Randomized controlled trial of a positive affect intervention to reduce stress in people newly diagnosed with HIV; protocol and design for the IRISS study

Judith Tedlie Moskowitz*, Adam W. Carrico, Michael A. Cohn, Larissa G. Duncan, Cori Bussolari, Kristin Layous, Jen R. Hult, Alex Brousset, Paul Cotten, Stephanie Maurer, Martha E. Pietrucha, Michael Acree, Judith Wrubel, Mallory O. Johnson, Frederick M. Hecht, Susan Folkman

*Corresponding author for this work

Research output: Contribution to journalArticlepeer-review

21 Scopus citations


Increasing evidence suggests that positive affect plays an important role in adaptation to chronic illness, independent of levels of negative affects like depression. Positive affect may be especially beneficial for people in the midst of severe stress, such as the diagnosis of human immunodeficiency virus (HIV). As medical treatments for HIV have improved, the number of people living with HIV has increased, and prevention strategies tailored specifically to people living with HIV have become a priority. There is a need for effective, creative, client-centered interventions that can be easily disseminated to community treatment settings, but there are currently few established interventions for people who are newly diagnosed with HIV. We present the design and methods for a randomized trial in which we test the efficacy of one such skills-based intervention that targets positive affect as a novel mechanism of change. The proposed research builds on observational findings of the important unique functions of positive affect. We aim to determine whether a five-session theory-and evidence-based intervention designed to teach skills for increasing the frequency and intensity of daily positive affect does so, and whether this intervention has beneficial effects on subsequent psychological well-being, health behaviors, and physical health up to 15 months after diagnosis with HIV. This is a randomized controlled trial in a sample of adults recruited within 12 weeks of testing positive for HIV. The control group is attention-matched, and follow up assessments will be conducted immediately post intervention (approximately 5 months post diagnosis) and at 10 and 15 months post diagnosis. This study is an important next step in research concerning the adaptive functions of positive affect for people coping with HIV or other health-related life stress.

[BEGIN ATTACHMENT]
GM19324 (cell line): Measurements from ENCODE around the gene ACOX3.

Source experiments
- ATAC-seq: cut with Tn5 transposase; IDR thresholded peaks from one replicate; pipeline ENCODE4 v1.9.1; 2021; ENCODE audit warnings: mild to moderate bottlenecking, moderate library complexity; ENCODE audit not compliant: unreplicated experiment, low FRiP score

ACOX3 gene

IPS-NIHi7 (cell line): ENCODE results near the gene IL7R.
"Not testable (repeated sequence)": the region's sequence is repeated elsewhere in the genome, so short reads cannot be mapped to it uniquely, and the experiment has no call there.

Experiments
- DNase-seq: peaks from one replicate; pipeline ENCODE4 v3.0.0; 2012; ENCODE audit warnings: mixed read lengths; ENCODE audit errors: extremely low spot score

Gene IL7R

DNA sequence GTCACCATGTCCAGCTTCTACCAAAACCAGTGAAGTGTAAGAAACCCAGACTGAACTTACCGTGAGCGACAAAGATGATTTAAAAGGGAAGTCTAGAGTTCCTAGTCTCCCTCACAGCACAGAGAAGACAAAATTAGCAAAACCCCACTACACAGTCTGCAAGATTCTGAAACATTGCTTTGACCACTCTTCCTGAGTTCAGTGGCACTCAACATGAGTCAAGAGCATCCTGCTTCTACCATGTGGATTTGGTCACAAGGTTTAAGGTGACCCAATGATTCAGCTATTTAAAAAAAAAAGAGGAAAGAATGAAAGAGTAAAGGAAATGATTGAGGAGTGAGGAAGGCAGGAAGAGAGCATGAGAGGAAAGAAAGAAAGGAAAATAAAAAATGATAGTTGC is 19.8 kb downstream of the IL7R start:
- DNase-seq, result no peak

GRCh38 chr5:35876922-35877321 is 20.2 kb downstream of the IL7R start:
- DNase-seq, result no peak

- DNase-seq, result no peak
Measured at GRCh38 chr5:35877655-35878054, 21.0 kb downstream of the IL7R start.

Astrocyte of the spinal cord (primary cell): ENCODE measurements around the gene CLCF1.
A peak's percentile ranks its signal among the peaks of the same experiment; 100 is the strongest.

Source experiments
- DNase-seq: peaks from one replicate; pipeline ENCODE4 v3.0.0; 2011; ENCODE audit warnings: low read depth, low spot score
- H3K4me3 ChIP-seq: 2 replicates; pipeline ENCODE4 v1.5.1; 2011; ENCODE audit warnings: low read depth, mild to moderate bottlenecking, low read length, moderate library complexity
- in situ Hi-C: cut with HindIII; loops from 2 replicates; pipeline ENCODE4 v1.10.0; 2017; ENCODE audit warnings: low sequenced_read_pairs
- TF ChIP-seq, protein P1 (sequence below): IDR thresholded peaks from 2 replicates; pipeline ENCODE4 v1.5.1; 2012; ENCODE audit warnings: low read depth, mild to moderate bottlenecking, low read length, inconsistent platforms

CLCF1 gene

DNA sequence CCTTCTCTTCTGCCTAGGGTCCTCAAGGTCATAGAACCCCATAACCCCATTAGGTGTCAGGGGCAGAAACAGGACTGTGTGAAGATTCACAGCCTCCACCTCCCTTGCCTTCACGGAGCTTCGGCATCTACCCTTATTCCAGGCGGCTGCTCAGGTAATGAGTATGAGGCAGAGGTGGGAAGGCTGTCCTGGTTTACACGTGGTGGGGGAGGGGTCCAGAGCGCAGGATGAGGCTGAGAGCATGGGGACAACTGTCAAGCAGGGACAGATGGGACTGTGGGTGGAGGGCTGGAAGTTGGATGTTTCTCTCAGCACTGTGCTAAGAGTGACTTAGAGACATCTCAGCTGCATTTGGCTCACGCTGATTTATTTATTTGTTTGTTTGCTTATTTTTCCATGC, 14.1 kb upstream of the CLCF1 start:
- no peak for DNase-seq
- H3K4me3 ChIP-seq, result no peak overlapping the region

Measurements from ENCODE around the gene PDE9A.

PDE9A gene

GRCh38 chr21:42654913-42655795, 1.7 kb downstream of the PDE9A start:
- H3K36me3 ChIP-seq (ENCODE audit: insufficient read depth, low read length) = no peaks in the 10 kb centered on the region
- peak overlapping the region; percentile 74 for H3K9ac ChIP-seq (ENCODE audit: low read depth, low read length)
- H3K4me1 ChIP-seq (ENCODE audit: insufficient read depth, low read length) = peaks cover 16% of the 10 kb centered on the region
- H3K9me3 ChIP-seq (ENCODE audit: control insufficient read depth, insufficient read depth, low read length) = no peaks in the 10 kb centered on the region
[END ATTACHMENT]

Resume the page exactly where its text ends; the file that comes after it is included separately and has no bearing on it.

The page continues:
Original languageEnglish (US)
Pages (from-to)85-100
Number of pages16
JournalOpen Access Journal of Clinical Trials
StatePublished - Sep 22 2014


  • Coping
  • HIV diagnosis
  • Intervention
  • Physical health
  • Positive affect
  • RCT
  • Stress

ASJC Scopus subject areas

  • Pharmacology, Toxicology and Pharmaceutics (miscellaneous)
  • Pharmacology (medical)


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